Jennie Thomas and Janet Carleton 2015-04-01 11:08:23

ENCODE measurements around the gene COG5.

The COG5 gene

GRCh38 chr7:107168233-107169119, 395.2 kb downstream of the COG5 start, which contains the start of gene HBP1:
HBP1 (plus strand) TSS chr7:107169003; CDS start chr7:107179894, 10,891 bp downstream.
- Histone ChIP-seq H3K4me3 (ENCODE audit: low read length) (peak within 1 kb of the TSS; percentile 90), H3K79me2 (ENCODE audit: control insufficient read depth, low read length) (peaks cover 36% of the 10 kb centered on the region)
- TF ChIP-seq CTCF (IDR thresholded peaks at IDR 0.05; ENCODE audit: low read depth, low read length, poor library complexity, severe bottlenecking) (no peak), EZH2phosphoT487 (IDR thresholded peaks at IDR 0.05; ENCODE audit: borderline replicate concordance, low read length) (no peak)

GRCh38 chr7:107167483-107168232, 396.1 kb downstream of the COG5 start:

Travel + Leisure recently cited Cleveland as one of the best places to travel in 2015. Fodor’s 2015 Go List features Cleveland as well, noting that the city’s rustbelt chic is comparable to the natural wonders of Patagonia, Chile, the otherworldliness of Iceland, and the beaches of Uruguay. With culinary kings like Michael Symon, one of the top orchestras in the world, and stunning museums like the Cleveland Museum of Art, the Rock and Roll Hall of Fame, and the Museum of Contemporary Art, Cleveland is the place to be in 2015! And with a mandate from the SAA Council and the membership at large to experiment with new ideas, SAA is shaking things up for its 79th Annual Meeting in Cleveland, August 16–22. The most obvious change is the venue itself: SAA will meet in a convention center rather than a conference hotel. The Cleveland Convention Center, completed in 2014, is a sleek, beautiful space, located just steps away from the three conference hotels and a vibrant downtown district. Cleveland Rocks! No trip to Cleveland is complete without a visit to the Rock and Roll Hall of Fame and Museum—and lucky for you, this year’s All-Attendee Reception will be held there! The Rock Hall experience includes four theaters, multiple interactive stations, and seven floors of exhibits that tell the story of the world’s most powerful art form through handwritten lyrics, colorful costumes, history-making photographs and videos, and iconic albums that make rock and roll a religion for some and a force for social change throughout the world. Cleveland is also home to a vibrant live music scene, featuring everything from the Happy Dog’s Polka Happy Hour with DJ Kishka to the hot jazz of Nighttown, Take 5, and the Velvet Tango Room; from the indie rock and alt-country vibes of the Beachland Ballroom and Tavern to the punk, metal, and rap of Euclid Avenue’s legendary Agora and the more mellow, eclectic mix of the two-story Music Box Supper Club. Interested in local music? With local bands of the caliber of the Cloud Nothings, Wesley Brite and the Hi-Lites, Herzog, and Welshly Arms, you can’t miss. And if you’re up for expanding your record collection, vinyl snobs are welcome! My Mind’s Eye in Lakewood and Music Saves and Blue Arrow in the funky Waterloo District will satisfy your cravings for all genres of recorded music. First-Class Cuisine Northeast Ohio also has a burgeoning foodie community. Whether you’re looking for exotic cuisine, farm-to-table fare, or some of the best microbrews around, Cleveland has it all: Food Network–famous chefs like Michael Symon, celebrated restaurants like the Greenhouse Tavern, and awardwinning food trucks like the Hodge Podge Truck. The West Side Market and Great Lakes Brewing Co. Are cornerstones of Cleveland’s culinary and craft beer movement. In January 2015, Conde Nast Traveler named Cleveland “America’s Best Beer City,” highlighting small-batch startups Platform, Nano, and Market Garden. Parks In the Cleveland Metroparks, more than 21,000 acres and 18 reservations surround Cleveland like an “Emerald Necklace.” The reservations follow the rivers and creeks that flow throughout the region, while the Metroparks include hundreds of miles of walking, biking, and horse riding trails plus numerous picnic areas, nature education centers, golf courses, fishing spots, and the Cleveland Metroparks Zoo. The Cuyahoga Valley National Park includes 33,000 acres along the Cuyahoga River between Cleveland and Akron that are maintained by the National Park Service. The park has many hiking and biking trails, such as the Ohio and Erie Canal Towpath Trail, which follows a former stretch of the 308-mile canal and offers a number of examples of nineteenth- and early twentieth–century sustainable farming and pastoral or rural living, art exhibits, outdoor concerts, scenic excursions, and special event tours on the Cuyahoga Valley Scenic Railroad. Museums A Christmas Story House: Relive A Christmas Story at Ralphie’s actual house used in the film—completely restored to its movie splendor. Take a nostalgic journey through the Parker house to see behindthe- scenes pictures and original props. Children’s Museum of Cleveland: A resource for all young children, parents, and caregivers to engage in fun, innovative, and interactive play that accelerates the child’s creativity, development, and education, and inspires lifelong learning. Cleveland Institute of Art: CIA’s Reinberger Galleries exhibit work from emerging artists, CIA renowned faculty, and nationally and internationally exhibited contemporary artists working in media ranging from photography to large-scale installation. Cleveland Museum of Art: Admission to this world-class permanent collection is always free. Founded in 1913 “for the benefit of all the people forever,” it’s also home to one of the country’s top art libraries. Experience the museum’s $350 million makeover through the new West Wing gallery and get techy at the interactive Gallery One, a 40-foot touchscreen “Collection Wall.” Cleveland Museum of Natural History: Founded in 1920, the CMNH’s mission is to inspire through science and education, a passion for nature, the protection of natural diversity, and the fostering of health and leadership to a sustainable future. Enjoy exhibits, a planetarium, hands-on Discovery Center, and outdoor wildlife and nature gardens. Great Lakes Science Center: Get hands-on, minds-on family fun at this science center, where you can see and touch hundreds of hands-on exhibits, visit the NASA Glenn Visitor Center, view and learn in the six-story OMNIMAX Theater, climb aboard the historic William G. Mather Great Lakes freighter, and marvel at daily science demonstrations. International Women’s Air and Space Museum: Discover the achievements of women in air and space at this museum through exhibits honoring Amelia Earhart, women astronauts, and much more. The museum is dedicated to preserving the history of women in aviation and space and documenting their continuing contributions today and in the future. Maltz Museum of Jewish Heritage: The Museum promotes an understanding of Jewish history, religion, and culture and builds bridges of understanding with those of other religions, races, cultures, and ethnic backgrounds. The Museum also serves as an educational resource for Northeast Ohio’s Jewish and general communities through the stories of individuals and families, the Temple- Tifereth Israel Gallery (an internationally recognized collection of Judaica), and a special exhibition gallery. Museum of Contemporary Art Cleveland: As Cleveland’s forum for interpreting culture through contemporary visual art, MOCA connects visitors to the dynamic art and ideas of our time with the works of artists like Andy Warhol, Jasper Johns, and Frank Gehry. Western Reserve Historical Society: Founded in 1867, Western Reserve is one of the largest private historical societies in the United States. It documents the history of Northeast Ohio through the Archives/ Library, Crawford Auto-Aviation Museum, Hale Farm and Village, and the Outdoor Living History Museum, which includes the Hay-McKinney and Bingham-Hanna houses, extensive exhibits on the settlement of Cleveland and the surrounding Western Reserve (of Connecticut), and the Chisholm Halle Costume Wing. History One of the ten largest US cities between 1890 and 1960, Cleveland has a storied past and much is still on display for visitors with an eye for history. Two comprehensive websites full of interesting essays and images are the Encyclopedia of Cleveland History (http://ech.case.edu/) and Cleveland Memory (http://www .clevelandmemory.org/), which features such collections as the Cleveland Press morgue and exhibits including “Notable Blacks of Cleveland,” “Ethnic Women of Cleveland,” and “Elliot Ness.” Want to see a timeline of everything Cleveland? How about historic sites by neighborhood on a Google map? The Encyclopedia offers all of this.